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The COVID-19 pandemic which gripped the world since the early months of 2020 has impacted supply chains globally. Due to government-imposed lockdowns and more stringent entry and exit requirements imposed on persons and cargo, corporations as well as ordinary consumers have felt disruption at many levels. Raw materials have become scarce, factories closed, transportation restricted and workers less mobile.
In order to address these challenges, companies have had to adopt more quickly. Among changes which have been accelerated is digitisation, essential in order to keep up with increased volume and frequency of electronic transactions. In most jurisdictions, data privacy laws have been in place for several years, requiring covered companies to appoint data privacy offers, adopt data privacy policies and implement security measures to ensure that personal data is protected adequately. In the Philippines, the Data Privacy Act was enacted in 2012, giving companies a substantial period of time to adopt practices and systems to ensure that data processing and collection comply with the law.
In 2000, the Philippine legislature passed the Electronic Commerce Act, which was essential to support electronic commerce during the pandemic. This law facilitated domestic and international dealings and transactions and storage of information through electronic or other medium by recognising the authenticity and reliability of electronic documents. Except in cases where law or regulation requires the presentation of wet signatures or in cases where documents must be executed under oath, electronic signatures have become acceptable and pervasive.
There is no doubt that human resources play a significant role in the supply chain. For example, businesses engaged in last mile delivery rely heavily on manpower. Thus, during the pandemic government agencies issued labour and employment related regulations to address the usual pressures and challenges faced by employees and employers alike. In the Philippines, the Department of Labor and Employment issued regulations imposing an obligation on employers to provide a safe environment for the employees. Employers were under obligation to shoulder the cost of COVID-19 screening tests. Vaccination drives have been key to opening up the economy. In order to encourage vaccinations, regulators have adopted a policy of passing on the cost of COVID-19 testing or screening to employees who refuse vaccination, despite eligibility. Still, there is a lack of regulations which would compel an employee to undergo vaccination.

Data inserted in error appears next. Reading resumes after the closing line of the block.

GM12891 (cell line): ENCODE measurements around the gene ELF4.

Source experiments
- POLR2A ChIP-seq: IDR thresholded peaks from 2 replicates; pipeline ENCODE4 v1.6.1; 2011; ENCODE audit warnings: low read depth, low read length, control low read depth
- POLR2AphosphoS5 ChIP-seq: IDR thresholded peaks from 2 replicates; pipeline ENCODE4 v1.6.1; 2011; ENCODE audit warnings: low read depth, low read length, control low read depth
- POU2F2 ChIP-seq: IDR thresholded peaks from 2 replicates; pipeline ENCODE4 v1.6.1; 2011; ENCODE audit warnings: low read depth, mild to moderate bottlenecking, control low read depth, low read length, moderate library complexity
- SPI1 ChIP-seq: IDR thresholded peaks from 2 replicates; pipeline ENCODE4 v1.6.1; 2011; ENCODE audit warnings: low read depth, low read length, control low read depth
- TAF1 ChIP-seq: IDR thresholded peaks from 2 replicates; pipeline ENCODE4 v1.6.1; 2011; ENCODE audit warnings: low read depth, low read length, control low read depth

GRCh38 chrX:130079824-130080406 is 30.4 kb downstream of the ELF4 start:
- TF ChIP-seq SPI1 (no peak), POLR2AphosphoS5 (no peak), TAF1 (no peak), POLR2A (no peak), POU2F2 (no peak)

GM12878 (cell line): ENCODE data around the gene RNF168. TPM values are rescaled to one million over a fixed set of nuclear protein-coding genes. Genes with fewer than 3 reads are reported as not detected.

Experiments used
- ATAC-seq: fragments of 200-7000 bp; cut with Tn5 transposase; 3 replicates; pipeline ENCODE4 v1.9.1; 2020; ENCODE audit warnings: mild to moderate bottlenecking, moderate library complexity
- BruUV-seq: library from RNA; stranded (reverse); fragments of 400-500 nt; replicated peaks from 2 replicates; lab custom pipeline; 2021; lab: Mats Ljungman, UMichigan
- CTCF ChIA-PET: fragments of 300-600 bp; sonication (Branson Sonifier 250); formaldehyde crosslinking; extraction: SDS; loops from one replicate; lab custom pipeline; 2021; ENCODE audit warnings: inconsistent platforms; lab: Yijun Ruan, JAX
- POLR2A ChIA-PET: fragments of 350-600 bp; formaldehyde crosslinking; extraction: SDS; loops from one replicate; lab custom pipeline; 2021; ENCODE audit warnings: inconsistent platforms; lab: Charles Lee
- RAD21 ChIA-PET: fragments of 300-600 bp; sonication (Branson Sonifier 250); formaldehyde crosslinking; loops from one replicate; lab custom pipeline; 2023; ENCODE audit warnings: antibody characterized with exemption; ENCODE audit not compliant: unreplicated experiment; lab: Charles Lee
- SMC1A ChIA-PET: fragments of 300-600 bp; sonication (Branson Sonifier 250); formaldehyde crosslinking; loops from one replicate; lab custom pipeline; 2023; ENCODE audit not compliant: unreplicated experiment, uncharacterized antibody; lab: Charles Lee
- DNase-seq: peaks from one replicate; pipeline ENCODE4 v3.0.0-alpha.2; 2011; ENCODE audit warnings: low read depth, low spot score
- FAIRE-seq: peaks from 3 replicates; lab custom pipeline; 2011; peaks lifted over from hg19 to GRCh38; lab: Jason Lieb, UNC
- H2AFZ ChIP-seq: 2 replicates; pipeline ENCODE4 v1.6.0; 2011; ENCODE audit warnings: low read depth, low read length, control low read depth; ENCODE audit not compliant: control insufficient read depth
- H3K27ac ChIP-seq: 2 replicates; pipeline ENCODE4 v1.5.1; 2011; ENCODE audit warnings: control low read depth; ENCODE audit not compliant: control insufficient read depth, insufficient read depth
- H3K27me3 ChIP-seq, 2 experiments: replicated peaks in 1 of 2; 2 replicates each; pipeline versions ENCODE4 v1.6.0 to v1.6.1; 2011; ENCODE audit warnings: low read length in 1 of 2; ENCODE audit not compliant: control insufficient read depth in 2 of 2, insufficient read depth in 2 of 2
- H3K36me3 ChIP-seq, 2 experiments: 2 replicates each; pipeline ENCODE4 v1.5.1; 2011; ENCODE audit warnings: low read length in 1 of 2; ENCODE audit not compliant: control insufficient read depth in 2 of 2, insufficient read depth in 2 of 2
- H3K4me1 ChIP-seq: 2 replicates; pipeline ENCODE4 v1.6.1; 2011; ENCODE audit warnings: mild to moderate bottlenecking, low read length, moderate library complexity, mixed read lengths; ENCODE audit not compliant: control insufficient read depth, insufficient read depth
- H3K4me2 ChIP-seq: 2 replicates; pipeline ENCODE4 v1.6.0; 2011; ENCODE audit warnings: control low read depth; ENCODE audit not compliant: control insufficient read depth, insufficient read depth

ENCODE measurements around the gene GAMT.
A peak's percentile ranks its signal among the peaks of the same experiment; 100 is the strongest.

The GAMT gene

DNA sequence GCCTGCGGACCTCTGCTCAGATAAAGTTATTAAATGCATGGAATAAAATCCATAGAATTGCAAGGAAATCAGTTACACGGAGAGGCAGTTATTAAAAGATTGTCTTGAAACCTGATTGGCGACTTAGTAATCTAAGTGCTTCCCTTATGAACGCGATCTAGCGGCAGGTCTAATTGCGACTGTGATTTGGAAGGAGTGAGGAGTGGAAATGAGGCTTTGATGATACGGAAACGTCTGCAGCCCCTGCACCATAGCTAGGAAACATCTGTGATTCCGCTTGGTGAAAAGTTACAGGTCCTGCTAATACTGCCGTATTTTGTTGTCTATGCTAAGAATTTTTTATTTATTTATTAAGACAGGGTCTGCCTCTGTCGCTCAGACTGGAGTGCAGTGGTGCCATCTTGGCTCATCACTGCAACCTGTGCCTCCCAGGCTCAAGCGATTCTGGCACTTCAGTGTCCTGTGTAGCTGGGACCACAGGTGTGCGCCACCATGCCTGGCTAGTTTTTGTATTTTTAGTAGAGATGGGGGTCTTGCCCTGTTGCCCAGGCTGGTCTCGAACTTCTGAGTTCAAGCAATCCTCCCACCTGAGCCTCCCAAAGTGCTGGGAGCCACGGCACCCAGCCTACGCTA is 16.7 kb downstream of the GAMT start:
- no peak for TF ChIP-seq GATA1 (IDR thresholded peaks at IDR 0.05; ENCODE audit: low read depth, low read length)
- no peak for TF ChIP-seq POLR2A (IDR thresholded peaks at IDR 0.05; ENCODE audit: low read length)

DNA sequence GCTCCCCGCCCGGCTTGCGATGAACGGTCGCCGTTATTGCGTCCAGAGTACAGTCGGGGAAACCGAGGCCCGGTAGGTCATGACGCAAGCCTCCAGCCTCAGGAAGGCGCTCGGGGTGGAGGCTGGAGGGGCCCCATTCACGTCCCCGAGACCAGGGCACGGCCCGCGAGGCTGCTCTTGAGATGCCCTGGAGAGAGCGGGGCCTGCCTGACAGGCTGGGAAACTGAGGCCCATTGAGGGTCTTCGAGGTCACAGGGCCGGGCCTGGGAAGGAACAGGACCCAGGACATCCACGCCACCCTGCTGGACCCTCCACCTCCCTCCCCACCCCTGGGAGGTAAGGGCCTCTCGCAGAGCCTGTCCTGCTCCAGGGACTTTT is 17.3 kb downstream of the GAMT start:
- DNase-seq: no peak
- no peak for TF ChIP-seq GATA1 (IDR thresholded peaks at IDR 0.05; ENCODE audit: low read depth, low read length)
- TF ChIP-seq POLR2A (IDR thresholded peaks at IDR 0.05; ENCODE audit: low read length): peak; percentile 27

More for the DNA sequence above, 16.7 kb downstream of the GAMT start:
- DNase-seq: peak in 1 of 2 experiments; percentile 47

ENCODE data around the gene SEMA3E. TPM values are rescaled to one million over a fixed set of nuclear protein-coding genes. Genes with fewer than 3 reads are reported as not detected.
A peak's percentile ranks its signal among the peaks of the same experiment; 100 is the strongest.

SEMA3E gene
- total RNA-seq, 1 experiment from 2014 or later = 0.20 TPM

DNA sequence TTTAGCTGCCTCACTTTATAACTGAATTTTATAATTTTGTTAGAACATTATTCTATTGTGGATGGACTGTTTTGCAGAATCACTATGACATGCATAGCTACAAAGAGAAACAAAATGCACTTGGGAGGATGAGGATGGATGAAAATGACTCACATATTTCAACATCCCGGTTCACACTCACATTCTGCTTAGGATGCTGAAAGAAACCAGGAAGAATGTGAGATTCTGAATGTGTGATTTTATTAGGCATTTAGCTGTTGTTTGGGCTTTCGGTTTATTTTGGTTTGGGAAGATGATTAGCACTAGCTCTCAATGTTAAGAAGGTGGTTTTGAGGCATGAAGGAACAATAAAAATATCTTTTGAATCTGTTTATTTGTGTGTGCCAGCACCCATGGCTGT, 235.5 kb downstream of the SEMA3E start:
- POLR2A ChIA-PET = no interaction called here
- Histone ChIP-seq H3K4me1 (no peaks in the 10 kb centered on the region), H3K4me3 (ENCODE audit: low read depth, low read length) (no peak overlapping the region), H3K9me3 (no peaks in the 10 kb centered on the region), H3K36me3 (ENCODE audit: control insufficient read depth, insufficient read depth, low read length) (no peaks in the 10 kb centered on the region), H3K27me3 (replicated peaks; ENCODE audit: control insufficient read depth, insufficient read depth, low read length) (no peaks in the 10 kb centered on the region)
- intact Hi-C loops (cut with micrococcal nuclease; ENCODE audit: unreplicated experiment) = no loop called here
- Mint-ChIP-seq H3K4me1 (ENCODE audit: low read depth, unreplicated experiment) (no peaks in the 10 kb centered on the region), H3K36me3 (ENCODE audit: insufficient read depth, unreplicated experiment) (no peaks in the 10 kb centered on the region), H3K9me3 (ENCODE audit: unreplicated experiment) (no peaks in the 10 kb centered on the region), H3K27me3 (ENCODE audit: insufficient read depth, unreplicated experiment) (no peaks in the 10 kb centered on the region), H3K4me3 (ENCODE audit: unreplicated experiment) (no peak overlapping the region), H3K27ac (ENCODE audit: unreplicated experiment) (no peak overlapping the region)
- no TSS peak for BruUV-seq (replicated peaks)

As part of the process of addressing supply chain restrictions, scarcity of supply and closure of retail establishments, e-commerce has grown exponentially in the last two years. This growth has been supported by companies providing last mile delivery services. In the Philippines, this business is a regulated business, requiring special licenses from government. In addition, the last mile delivery service falls under what Philippine law defines as a public service. As such, the business is subject to nationality restrictions. Therefore, only Philippine Nationals are eligible to hold the license. Under Philippine law, Philippine Nationals are Filipino citizens or corporations at least 60 per cent of whose voting shares and total outstanding capital stock are held by Filipinos. However, proposed amendments to decades old Public Service Act may liberalise this industry.
From a regulatory perspective, it would appear that companies and entire economies have had the agility to adopt during the pandemic because key enabling legislation or regulations have been in place, even pre-pandemic. However, there are areas that may benefit from regulatory oversight. For instance, further development of cutting-edge technology, such as artificial intelligence, behoves regulators to craft related laws and regulations. Earlier this year, the Philippines’ Department of Trade and Industry launched what it calls the national AOI roadmap. Through the roadmap, the Philippine government aims to accelerate the development of AI and its applications in logistics and transportation as well as in e-commerce and retail business.
With a mastery of the law combined with an appreciation for novel yet practical solutions, Franchette has navigated cross-border and domestic mergers and acquisitions amidst multi-faceted regulatory issues. Franchette’s well-rounded proficiency in commercial law enables her to guide clients in foreign direct investments market entry or expansion, finance and project development, the rapidly growing fields of competition and data protection laws, and government contracts in innumerable industries, such as telecommunications, financial services, real estate, power/energy, mining, and manufacturing. She has also successfully acted as lead counsel for borrowers in syndicated loan agreements and project financing, and for underwriters in initial public offerings in various global exchanges.